Home  >  Magazine  >  Issue 31 : Nov/Dec 2009  > Features >  Snowshoes and Shrimp Tails

Features

2009
ISSUE
31
Snowshoes and Shrimp Tails
By Peter Skov

Snow trekking on the spine of the Chuo Alps

Eighteen thousand years ago the Japan Alps were not only rocky mountain peaks but also tongues of glacial ice. There are no true glaciers in Japan today (although there are a few permanent snow fields), but evidence of colder days from years gone by can be seen in dozens of glacier-carved cirques gouged out of all three mountain ranges of the Japan Alps.

The most accessible of these ice age remnants is the Senjojiki Cirque (Senjojiki Kaaru in Japanese, from the German word kaar) in the Chuo Alps. A cable car operates year round, whisking alpine lovers of all ages and fitness levels to 2,600 meters where they can enjoy a grand view of the monolithic granite face of Houkendake (2,931 meters) looming majestically over the cirque.

From here, gaze out across the Tenryu River Valley with a view of the Minami Alps and the cone of Mt. Fuji rising beyond. The Senjojiki Hotel can also be found here. Luckily it’s open year round, so you can stay warm and comfortable while exploring the frigid alpine environment in the heart of winter.

I visited the cirque in December eager for some winter hiking and photography. After checking into the hotel, I strapped on my snowshoes and set out tramping in the snow. I had my heart set on climbing out of the north end of the cirque and getting up to Kiso Komagatake, the highest peak in the Chuo Alps at 2,956 meters. However, I was advised not to attempt it that day due to high avalanche risk.

Watching the sun disappear over the ridge of the mountains, though, I wasn’t content wandering in the shadow of the cirque all day. I found a set of footprints leading up to the ridge on the southern end of the cirque and decided to try to follow as them far as I could go.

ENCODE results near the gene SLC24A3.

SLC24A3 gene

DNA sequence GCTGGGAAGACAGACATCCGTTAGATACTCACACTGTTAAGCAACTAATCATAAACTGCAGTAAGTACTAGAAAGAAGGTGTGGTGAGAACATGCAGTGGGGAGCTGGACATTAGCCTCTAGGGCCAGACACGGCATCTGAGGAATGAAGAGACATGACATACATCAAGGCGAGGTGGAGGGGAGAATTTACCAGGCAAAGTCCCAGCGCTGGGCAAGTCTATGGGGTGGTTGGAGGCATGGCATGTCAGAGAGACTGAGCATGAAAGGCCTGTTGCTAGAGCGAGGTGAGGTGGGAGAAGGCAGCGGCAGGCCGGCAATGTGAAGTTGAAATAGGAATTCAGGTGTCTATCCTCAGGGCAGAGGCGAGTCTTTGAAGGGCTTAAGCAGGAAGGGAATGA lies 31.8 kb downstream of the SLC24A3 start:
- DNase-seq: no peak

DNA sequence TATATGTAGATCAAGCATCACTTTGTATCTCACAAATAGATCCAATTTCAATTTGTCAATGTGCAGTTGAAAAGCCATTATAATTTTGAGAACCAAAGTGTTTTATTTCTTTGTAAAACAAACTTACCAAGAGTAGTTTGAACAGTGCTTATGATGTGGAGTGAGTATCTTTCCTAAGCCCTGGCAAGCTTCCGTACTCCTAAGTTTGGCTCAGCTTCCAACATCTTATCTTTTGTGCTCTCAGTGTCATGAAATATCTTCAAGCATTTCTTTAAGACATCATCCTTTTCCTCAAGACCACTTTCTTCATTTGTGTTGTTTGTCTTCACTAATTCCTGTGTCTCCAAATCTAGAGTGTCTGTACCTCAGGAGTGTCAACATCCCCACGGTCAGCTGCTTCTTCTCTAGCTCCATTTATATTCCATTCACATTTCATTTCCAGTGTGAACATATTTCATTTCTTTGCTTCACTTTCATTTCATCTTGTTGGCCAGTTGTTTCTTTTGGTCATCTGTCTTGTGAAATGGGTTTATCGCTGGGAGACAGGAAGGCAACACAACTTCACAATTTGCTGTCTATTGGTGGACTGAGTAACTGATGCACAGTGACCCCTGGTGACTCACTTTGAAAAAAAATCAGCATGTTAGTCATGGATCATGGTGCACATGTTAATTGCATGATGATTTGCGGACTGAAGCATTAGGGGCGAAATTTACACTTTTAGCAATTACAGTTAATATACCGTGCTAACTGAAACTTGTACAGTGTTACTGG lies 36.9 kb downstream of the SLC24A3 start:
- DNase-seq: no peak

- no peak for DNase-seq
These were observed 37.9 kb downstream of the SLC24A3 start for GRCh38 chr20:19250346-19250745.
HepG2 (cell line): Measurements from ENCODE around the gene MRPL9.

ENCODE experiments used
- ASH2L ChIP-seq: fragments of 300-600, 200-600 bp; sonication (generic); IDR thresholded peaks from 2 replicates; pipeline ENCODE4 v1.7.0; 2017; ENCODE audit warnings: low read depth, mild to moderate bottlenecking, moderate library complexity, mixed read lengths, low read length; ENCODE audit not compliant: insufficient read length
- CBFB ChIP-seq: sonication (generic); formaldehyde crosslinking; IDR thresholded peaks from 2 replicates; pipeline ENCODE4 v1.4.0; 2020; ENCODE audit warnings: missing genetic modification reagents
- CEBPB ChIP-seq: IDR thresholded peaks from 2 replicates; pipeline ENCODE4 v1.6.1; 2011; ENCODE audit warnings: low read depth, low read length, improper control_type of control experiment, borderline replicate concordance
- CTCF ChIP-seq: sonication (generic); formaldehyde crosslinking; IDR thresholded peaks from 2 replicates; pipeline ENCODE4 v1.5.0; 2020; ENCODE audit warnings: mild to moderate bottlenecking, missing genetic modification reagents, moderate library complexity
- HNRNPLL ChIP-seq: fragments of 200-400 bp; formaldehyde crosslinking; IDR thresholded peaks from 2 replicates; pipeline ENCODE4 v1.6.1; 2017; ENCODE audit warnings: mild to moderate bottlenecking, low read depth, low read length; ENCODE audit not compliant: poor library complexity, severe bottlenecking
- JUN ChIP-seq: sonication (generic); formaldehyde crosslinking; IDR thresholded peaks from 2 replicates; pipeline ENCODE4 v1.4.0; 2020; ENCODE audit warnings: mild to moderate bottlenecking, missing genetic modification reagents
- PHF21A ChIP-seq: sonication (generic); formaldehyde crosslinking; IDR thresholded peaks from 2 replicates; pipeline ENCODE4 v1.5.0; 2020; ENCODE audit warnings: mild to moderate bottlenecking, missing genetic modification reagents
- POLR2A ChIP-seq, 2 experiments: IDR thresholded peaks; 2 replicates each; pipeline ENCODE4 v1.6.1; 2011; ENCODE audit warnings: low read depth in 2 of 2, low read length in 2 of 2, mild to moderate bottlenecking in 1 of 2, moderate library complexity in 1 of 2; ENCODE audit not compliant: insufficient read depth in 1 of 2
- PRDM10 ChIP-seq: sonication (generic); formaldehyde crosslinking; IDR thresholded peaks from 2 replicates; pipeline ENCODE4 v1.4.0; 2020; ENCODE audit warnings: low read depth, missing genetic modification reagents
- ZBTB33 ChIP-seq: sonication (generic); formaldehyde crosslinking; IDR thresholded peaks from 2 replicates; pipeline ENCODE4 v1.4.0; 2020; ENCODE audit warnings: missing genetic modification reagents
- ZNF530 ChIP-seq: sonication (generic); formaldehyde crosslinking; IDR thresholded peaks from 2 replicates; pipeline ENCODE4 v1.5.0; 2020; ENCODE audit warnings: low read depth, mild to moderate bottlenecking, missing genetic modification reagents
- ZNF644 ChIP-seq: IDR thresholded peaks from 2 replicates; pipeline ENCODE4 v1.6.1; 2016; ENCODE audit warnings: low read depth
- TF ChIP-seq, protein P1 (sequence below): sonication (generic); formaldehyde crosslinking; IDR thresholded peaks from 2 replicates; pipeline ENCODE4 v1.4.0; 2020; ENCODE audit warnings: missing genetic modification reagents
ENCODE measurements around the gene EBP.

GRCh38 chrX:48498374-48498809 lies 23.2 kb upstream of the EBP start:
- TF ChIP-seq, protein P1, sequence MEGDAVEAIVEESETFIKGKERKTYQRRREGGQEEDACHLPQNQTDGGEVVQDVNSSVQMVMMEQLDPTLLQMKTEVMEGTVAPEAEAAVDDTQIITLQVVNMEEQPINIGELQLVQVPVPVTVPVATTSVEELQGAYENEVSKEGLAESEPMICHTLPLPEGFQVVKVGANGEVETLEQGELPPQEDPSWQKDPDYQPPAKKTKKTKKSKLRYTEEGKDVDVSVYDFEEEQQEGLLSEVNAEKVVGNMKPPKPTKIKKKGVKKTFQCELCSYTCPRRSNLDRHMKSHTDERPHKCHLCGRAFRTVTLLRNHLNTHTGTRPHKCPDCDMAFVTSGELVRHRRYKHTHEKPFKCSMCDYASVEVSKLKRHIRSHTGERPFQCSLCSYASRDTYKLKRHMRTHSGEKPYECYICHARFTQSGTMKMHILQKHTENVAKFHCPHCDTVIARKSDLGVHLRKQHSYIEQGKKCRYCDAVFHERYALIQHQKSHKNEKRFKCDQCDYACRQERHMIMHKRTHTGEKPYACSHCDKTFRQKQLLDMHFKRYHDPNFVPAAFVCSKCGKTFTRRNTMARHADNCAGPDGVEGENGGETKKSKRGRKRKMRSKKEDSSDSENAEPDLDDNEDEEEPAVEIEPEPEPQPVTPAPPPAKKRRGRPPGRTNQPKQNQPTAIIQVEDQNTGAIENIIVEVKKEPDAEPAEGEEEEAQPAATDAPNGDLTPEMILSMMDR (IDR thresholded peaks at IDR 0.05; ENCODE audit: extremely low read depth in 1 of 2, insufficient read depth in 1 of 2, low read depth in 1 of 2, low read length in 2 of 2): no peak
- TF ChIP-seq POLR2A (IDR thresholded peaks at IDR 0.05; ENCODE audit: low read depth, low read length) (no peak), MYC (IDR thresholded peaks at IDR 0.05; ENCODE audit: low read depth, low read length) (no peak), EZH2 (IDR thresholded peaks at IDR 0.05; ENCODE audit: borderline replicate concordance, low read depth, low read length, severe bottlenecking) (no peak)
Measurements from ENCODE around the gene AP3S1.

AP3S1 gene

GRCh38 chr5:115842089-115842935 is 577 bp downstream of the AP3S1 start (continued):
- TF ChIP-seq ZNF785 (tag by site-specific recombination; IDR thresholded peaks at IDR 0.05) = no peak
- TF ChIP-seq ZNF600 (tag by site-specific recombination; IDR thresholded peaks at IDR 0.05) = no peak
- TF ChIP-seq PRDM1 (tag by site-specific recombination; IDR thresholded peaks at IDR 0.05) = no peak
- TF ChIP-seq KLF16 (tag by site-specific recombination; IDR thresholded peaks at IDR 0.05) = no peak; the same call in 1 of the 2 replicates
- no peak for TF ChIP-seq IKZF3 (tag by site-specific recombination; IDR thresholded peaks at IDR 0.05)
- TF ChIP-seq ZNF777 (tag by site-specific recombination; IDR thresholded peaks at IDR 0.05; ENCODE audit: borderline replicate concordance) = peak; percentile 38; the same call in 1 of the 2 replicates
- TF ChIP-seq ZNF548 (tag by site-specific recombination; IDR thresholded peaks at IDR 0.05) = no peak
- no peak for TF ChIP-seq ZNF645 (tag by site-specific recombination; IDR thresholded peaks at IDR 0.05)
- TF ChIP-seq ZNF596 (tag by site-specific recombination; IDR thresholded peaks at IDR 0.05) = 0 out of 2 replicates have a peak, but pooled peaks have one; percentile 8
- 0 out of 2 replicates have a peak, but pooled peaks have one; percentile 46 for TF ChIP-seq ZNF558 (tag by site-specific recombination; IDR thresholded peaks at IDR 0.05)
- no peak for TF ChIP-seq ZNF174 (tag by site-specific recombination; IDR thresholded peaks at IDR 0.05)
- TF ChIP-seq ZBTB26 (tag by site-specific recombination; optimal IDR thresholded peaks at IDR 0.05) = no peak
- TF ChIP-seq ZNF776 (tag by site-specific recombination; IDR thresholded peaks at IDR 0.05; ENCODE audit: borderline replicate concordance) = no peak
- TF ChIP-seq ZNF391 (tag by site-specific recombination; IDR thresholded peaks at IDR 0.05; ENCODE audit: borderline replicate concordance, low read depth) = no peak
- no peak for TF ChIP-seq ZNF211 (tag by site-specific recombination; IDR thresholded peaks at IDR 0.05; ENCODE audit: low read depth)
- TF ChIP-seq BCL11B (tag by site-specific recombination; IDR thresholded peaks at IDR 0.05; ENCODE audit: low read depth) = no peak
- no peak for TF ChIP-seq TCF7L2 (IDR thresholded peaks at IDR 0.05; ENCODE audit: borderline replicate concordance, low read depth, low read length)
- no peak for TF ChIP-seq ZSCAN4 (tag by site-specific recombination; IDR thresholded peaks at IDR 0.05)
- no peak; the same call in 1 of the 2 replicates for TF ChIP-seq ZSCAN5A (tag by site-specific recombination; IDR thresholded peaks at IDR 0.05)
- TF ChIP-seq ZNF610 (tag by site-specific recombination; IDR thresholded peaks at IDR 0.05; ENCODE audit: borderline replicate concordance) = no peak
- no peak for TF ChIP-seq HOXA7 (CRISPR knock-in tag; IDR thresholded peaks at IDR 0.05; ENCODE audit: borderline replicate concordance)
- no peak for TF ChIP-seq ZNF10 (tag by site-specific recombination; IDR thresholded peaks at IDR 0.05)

My ascension snowshoes worked well, but the slope gradually started to get steeper up the bowl-like contours of the cirque. Wearing wool gloves, I started digging into the snow for extra grip. After finally reaching the top, I stood with a vertical wall of snow coming above my eyes.

I had to take off my snowshoes in order to kick my boots into the snow and climb over the edge but, as I tried to undo my snowshoe straps, I realized my fingers were nearly frozen numb. It seems the heat from my hands had melted the snow on my gloves but the cold air had refrozen the tips.

It was a struggle to get the snowshoes off, but eventually I tossed them over the snow wall and then clambered over the top, rolling into a blasting icy wind just as the sun was going down. This would have been a prime spot to take some photos, but I had to save my fingers.

With my back to the wind, I unzipped my jacket and stuffed my bare hands into my armpits. There was a terrible biting pain as the feeling returned to my fingers but it was to be expected and it took a few days to regain sensation in three fingers. Yet I had proven to myself I could climb up to the ridge, so I planned to return with proper gloves the next day.

After taking some shots of the morning alpine glow on the snow, I returned to the ridge via the same route. The scenery was well worth the effort. To the south, the rugged peaks of Utsugidake and Minami Komagatake jutted into the winter sky. To the east, the Minami Alps stretched out before my eyes. To the north, the granite head of Houkendake raised itself, and to the northwest were the volcanic peaks of Ontakesan and Norikuradake.

The freezing wind had carried up moisture from below and frozen it to the granite boulders on the ridge, creating fantastic feather rime formations, which in Japanese are called ebi shippo – shrimp tails.

I spent the short December day walking along the high ridge and exploring the creations of wind, snow and ice until the onset of the early sunset told me it was time to go and catch the last cable car down.

Yet, anyone can enjoy the fabulous winter alpine scenery here without hiking up to the ridge. Simply take a walk around the cirque below Houkendake or just stand outside the hotel and soak in the tranquil setting. If you get cold, head back in the hotel and get warmed with a hot bath or a drink. Winter trekking in the Japan Alps has never been easier. 

GETTING THERE
Train:
From Tokyo, take the Chuo Tokyu train bound for Matsumoto and transfer at Okaya. From Nagoya take the JR Tokyu train to Shiojiri, transfer to the Chuo Line to Okaya. From Okaya take the JR Iida Line to Komagane Station. Go out of the station and get on the bus heading to the cable car station at Shirabi Daira.

Car: Take the Chuo Expressway or Highway 153 through the Tenryu Valley to Komagane City and drive up to the Komagane Kogen Ski Ground. Keep going to the parking lot and bus stop at Suginodai. Then take the bus from there to the cable car.


ACCOMMODATION
Room rates at the Senjojiki Hotel start at ¥11,550 per night per person for a standard room with two meals included. Rates vary by season and the number of people in your group. For details visit  www.chuo_alps.com/hotel_senjojiki.